Senate’s passage of foster care bill with restored funding is praised

CHARLESTON, W.Va. — The state Senate pledged an additional $16.9 million to support foster families and unanimously passed a broad-ranging foster care bill.

“To see the Senate come together and work some with the House, it’s incredible and to know the impact that will have on real people and real lives and children in our state,” said Marissa Sanders, director of the West Virginia Foster, Adoptive and Kinship Parents Network.

Sanders closely followed House Bill 4092 during its legislative journey.

Lawmakers were divided over key aspects of the foster care bill earlier this week, particularly regarding money.

A House version of the bill established that families fostering through DHHR would be paid at least $900 per month per child placed in their home, or about $30 a day — an increase of about $300 per month. The reimbursement rate for kinship families would be raised to an equivalent amount.

The state’s share of the cost was estimated to be about $16.9 million.

The Senate changed all that when it initially considered the bill.

The newly-shaped version of the bill said the state Department of Health and Human Resources must expand a tiered system that provides more financial support for families who take in children considered more challenging.

The initial Senate version of the bill allocated $4.9 million to do that.

Under that, the Department of Health and Human Resources was to create a pilot program to raise state payments to kinship parents — family members who haven’t gone through the certification process to be foster parents.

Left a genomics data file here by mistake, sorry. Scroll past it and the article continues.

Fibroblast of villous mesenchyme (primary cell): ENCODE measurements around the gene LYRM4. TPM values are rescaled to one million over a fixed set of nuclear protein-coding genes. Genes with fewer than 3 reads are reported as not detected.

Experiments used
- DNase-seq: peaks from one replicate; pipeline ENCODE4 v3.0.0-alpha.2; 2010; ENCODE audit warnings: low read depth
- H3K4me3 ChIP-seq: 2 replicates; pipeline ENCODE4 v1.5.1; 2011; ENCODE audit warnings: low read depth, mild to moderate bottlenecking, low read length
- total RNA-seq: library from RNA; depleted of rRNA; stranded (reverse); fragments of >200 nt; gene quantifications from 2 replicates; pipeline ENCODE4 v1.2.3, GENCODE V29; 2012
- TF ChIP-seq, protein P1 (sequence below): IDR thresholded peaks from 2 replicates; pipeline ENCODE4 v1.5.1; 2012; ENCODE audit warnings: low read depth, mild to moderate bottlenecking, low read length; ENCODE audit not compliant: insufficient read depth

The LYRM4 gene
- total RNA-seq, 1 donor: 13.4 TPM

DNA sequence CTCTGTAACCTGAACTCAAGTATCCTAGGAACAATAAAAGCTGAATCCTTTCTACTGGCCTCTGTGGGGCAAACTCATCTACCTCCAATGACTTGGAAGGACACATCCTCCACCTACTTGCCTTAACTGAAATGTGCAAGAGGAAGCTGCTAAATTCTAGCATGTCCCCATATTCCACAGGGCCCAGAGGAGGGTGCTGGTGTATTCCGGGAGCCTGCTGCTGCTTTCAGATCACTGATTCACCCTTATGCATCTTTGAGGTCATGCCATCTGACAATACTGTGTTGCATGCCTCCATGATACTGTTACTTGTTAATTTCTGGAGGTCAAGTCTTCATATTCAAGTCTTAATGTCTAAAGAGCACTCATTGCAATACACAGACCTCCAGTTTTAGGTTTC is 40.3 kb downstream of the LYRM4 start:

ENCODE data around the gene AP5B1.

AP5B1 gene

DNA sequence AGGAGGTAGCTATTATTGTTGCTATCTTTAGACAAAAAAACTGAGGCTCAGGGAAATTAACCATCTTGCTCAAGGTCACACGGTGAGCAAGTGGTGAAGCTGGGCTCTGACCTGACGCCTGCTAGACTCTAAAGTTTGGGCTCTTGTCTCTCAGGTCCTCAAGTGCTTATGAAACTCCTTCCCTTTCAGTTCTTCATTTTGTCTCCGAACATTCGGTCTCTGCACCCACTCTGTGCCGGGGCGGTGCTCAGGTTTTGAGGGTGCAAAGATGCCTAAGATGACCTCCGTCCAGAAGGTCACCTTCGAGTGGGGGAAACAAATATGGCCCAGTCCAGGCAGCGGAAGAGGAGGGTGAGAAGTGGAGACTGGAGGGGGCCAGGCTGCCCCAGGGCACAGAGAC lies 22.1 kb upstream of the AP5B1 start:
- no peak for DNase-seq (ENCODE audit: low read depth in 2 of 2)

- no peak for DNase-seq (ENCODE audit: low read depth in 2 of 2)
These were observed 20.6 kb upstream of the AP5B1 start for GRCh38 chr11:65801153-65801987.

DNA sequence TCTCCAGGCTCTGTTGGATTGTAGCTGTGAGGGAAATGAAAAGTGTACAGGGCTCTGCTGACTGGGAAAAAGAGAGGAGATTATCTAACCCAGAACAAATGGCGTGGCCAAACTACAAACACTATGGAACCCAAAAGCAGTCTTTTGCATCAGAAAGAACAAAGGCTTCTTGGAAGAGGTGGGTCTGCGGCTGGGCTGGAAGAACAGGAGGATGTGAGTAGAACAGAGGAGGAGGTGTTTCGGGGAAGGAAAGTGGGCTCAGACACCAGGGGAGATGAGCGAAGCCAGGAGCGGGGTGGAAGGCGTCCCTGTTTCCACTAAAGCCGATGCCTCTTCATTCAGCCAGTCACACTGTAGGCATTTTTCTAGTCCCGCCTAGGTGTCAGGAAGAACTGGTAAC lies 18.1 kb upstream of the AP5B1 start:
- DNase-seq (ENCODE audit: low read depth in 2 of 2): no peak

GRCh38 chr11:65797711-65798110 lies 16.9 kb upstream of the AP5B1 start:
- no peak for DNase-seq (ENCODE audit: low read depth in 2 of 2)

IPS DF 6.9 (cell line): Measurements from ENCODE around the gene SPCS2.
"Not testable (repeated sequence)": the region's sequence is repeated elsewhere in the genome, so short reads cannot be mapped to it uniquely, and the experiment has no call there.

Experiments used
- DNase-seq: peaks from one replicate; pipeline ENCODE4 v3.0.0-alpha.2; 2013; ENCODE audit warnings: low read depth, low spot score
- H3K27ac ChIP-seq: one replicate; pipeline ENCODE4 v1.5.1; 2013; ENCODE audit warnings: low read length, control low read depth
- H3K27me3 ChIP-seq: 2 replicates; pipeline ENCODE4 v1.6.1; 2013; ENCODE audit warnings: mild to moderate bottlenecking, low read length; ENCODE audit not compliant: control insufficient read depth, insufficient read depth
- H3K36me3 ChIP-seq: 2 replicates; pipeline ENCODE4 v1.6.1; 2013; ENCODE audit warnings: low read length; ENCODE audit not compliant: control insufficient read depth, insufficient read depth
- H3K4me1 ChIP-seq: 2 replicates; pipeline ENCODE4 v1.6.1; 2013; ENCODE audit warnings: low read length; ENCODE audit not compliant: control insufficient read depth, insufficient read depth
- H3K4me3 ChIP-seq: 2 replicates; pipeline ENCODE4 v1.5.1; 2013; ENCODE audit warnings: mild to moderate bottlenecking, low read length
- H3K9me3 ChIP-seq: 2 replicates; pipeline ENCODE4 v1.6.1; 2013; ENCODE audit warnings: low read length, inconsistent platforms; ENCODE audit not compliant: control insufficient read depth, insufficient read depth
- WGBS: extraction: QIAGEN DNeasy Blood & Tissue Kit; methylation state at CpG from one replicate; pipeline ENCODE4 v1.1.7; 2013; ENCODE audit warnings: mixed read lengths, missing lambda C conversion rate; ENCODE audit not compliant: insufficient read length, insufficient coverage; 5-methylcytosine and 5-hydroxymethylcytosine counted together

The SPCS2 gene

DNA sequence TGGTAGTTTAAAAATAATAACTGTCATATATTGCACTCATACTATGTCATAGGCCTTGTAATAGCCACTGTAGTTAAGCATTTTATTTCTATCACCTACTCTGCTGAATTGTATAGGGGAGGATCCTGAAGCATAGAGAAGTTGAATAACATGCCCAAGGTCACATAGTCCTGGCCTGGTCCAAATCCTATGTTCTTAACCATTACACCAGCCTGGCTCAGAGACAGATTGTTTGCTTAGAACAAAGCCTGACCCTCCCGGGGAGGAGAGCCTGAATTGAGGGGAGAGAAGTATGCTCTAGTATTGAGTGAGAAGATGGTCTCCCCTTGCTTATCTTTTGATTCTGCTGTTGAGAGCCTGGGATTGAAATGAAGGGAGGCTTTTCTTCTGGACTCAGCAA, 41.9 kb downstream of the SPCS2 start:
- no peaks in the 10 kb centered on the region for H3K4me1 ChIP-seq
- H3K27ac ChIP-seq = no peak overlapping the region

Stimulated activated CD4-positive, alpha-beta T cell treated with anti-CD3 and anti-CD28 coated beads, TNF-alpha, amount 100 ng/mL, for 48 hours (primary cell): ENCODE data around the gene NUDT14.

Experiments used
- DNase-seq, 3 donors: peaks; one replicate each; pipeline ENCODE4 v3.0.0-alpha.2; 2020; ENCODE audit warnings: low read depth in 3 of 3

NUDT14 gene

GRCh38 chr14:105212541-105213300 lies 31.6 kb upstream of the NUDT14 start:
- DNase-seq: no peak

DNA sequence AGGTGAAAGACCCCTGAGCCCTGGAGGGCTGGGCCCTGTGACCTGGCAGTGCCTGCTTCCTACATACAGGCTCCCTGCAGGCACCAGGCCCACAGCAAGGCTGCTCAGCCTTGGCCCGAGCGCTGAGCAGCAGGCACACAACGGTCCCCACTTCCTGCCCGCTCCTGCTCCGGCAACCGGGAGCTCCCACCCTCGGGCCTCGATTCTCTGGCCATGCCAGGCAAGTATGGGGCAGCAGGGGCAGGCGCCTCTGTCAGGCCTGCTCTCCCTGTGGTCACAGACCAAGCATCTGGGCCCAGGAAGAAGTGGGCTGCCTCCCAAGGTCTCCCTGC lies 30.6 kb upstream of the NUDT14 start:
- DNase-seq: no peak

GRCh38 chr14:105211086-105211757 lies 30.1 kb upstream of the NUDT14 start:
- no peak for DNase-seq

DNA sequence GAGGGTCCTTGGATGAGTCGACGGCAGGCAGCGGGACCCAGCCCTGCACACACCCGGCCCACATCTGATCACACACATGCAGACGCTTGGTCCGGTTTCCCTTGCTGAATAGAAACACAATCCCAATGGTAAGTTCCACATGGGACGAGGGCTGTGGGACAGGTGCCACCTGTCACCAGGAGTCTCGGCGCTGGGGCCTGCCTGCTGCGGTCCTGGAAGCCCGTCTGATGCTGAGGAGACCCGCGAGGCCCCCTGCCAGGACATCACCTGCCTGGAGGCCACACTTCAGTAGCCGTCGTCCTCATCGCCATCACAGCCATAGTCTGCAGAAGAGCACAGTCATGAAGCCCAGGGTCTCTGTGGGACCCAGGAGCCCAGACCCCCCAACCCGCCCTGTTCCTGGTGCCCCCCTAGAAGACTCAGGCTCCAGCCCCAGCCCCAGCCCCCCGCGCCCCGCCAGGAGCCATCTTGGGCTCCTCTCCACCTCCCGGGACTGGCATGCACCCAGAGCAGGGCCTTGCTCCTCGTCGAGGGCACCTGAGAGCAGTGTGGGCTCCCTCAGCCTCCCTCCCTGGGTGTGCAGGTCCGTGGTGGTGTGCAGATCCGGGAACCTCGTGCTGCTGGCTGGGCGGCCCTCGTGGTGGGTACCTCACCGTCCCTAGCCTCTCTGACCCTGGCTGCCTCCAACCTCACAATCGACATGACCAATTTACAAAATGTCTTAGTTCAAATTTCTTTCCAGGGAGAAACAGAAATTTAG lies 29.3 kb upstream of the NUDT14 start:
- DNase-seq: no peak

But the situation changed in the Senate on Friday — Day 59 of the legislative session — with the availability of more money.

Gov. Jim Justice made additional money available, officials said, and that provided more financial flexibility for the foster care bill.

So all 34 senators signed on to an amendment to allocate the originally-conceived $16.9 million.

The bill retains the tiered structure, and senators said it would allow both higher payments for families who take in challenging youth as well as improved financial support for foster parents, kinship families and foster grandparents.

“It is such an enormous accomplishment,” said Senate President Mitch Carmichael, R-Jackson, during a break.

“Today was perhaps one of the biggest, most substantive, critical bills that we’ve passed in this Legislature in a long, long time.”

West Virginia’s foster care system has been growing at an alarming rate, related to the state’s struggles with drug addiction.

More than 7,000 children are in state custody. About 450 of those are out of state, mostly in group residential homes or long-term psychiatric facilities.

Senators from both parties praised the legislation that passed on Friday.

“The solution was not a partisan one. It was a bipartisan effort,” said Senator Paul Hardesty, D-Logan. “People have come together and reasoned together for an overall good solution, a good start, to one of West Virginia’s toughest problems.”

Senate Health Chairman Mike Maroney, R-Marshall, agreed.

“The kids in foster care in West Virginia have a tough start in life,” Maroney said. “We owe it to these kids to do the best we can for them.”

The House of Delegates made a priority of the bill and passed it through three committees.

Besides the financial support for families, House Bill 4092 is a broad-ranging bill enumerating certain rights for foster families and foster children while also providing greater detail for the duties of guardians ad litem, who officially speak on behalf of children.

Because the bill was amended in the Senate, it goes back to the House of Delegates one more time to accept or reject the Senate changes.

Delegate Jeffrey Pack, R-Raleigh, one of the delegates who was most involved with the bill tweeted his support for its passage in the Senate.

Senate Finance Chairman Craig Blair, R-Berkeley, said lawmakers and community members can all be pleased by the bill’s passage.

“I believe it’s a collective piece of work,” Blair said, “and the governor would be excited to sign this piece of legislation into law.”

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